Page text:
Culinary delights of the spring season

By Liu Zhihua ( China Daily ) Updated: 2014-04-16 07:07:55

Culinary delights of the spring season

Chinese toon shoots are the best-selling vegetables in fresh markets across the country during the springtime. [Photo provided to China Daily]

Culinary delights of the spring season

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When winter lifts and the earth comes alive, Chinese gourmets search for nature's leafy green herbs and vegetables to get busy in the kitchen. Liu Zhihua reports.

When spring hits, people pile into parks. The air is sweet and warm. Tender green shoots and colorful flowers are in bloom, and leafy plants thrive on the ground.

But for Chinese, the bucolic scenery is not only for looking at.

People take advantage of spring to feast on fresh green edibles that grow in the fields, parks and community gardens.

For Zhao Tangwei, a Chinese student studying in the United States, spring is always associated with special food from trees.

"When I was young, my mother often picked buds and shoots from trees in our courtyard to cook," Zhao says.

"They tasted special, quite different from what we usually had."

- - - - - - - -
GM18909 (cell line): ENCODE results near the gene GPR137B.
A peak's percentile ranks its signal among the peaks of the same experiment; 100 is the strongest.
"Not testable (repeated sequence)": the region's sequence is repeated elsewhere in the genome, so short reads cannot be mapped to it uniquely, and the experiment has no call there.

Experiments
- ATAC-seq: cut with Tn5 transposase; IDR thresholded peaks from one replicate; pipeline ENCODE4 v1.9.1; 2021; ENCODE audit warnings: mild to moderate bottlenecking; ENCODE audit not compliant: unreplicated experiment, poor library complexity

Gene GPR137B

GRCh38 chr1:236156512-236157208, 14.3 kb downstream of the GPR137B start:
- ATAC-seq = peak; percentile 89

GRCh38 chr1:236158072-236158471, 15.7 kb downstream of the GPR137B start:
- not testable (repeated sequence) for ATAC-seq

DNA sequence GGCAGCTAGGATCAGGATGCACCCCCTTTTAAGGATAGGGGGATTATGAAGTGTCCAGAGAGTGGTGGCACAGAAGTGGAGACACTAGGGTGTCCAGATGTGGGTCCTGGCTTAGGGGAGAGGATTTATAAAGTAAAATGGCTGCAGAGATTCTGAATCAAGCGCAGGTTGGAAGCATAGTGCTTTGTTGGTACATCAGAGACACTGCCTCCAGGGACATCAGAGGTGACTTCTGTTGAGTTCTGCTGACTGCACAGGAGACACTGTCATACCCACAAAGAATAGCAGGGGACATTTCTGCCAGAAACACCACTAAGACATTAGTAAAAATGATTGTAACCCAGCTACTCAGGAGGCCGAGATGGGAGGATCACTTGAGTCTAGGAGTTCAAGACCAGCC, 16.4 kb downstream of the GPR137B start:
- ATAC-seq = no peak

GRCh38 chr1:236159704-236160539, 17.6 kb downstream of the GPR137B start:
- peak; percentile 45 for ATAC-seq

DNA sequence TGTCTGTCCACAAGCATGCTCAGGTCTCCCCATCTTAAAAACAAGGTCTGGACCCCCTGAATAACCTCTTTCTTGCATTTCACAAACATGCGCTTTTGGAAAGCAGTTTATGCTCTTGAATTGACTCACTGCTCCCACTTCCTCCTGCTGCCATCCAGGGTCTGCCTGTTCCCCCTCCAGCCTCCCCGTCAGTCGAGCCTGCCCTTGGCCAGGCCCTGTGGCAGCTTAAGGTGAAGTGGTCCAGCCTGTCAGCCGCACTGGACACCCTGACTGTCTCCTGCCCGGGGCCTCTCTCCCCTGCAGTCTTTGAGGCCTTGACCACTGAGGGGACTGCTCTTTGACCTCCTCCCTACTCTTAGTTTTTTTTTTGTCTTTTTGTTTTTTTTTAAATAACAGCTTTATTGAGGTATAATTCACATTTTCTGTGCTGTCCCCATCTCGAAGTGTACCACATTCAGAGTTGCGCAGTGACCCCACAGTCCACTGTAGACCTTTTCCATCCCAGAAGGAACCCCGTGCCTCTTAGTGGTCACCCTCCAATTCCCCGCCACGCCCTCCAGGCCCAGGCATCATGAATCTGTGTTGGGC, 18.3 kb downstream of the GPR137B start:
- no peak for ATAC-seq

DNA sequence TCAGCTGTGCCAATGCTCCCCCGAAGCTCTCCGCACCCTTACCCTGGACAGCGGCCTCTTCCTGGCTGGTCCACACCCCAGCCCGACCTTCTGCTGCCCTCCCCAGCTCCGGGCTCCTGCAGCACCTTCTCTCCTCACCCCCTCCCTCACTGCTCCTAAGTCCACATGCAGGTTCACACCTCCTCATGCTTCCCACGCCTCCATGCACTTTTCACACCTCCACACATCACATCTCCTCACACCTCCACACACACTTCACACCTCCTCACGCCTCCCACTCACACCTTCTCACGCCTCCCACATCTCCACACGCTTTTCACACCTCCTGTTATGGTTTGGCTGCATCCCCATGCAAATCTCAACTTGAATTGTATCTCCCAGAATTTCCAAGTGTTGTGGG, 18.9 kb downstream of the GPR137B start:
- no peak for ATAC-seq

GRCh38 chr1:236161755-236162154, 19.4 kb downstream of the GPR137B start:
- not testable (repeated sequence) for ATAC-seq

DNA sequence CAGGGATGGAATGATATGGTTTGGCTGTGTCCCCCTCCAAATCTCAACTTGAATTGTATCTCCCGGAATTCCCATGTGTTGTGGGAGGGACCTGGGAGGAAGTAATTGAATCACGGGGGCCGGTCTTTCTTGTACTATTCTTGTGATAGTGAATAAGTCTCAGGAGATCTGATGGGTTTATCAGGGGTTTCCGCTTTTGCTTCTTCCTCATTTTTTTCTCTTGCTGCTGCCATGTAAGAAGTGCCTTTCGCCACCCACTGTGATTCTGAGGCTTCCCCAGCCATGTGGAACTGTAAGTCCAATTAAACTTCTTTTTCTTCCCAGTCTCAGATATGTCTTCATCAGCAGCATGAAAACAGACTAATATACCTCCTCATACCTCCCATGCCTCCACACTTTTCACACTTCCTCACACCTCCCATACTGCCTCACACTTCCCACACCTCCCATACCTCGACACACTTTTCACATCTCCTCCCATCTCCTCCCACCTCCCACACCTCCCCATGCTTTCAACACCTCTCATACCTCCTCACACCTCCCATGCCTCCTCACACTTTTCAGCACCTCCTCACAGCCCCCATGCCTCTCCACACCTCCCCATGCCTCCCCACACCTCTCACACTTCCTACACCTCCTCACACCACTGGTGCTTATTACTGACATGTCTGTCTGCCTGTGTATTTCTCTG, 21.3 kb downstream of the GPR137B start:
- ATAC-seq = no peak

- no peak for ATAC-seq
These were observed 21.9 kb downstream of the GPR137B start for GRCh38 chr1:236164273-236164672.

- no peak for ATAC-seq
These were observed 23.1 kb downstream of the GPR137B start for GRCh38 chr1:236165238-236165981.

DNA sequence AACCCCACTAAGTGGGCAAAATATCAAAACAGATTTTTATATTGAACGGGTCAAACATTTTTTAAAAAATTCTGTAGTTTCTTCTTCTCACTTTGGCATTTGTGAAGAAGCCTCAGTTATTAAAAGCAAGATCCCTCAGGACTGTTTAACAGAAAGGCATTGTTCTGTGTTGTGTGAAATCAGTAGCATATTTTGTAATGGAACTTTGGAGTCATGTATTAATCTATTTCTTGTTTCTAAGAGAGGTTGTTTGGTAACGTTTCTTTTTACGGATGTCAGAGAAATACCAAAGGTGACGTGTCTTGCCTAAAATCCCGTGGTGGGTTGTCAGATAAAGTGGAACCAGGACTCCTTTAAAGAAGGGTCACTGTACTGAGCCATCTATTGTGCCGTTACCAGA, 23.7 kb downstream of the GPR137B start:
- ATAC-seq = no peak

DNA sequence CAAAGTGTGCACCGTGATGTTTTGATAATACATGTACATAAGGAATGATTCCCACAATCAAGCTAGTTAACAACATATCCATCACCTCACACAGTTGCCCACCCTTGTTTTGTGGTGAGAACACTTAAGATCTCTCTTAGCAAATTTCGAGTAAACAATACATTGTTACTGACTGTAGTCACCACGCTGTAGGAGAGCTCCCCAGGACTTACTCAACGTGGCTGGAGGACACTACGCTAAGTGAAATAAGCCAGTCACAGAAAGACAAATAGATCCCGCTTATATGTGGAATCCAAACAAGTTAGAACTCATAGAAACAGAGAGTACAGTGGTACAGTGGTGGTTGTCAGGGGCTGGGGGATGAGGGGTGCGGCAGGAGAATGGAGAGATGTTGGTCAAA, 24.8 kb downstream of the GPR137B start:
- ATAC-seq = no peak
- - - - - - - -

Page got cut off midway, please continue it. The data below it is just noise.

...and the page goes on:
Zhao grew up in Beijing, and her mother would prepare xiangchun, or Chinese toon shoots, every spring.

In spring, Chinese toon shoots are one of the most popular foods in China.

The tree grows tall and straight, and can be seen almost everywhere in the country, from street corners to vast wildernesses to cultivated fields.

Its deep maroon-tinged buds and tender leaves are rich in lipids and are strongly aromatic.

Traditional Chinese medicine teaches that the tree's buds, shoots and young leaves are warm and detoxifying, and thus are a nutritional, healthy gourmet vegetable.

People usually fry xiangchun with eggs or tofu, or stuff them into dumplings, or simply make a salad.

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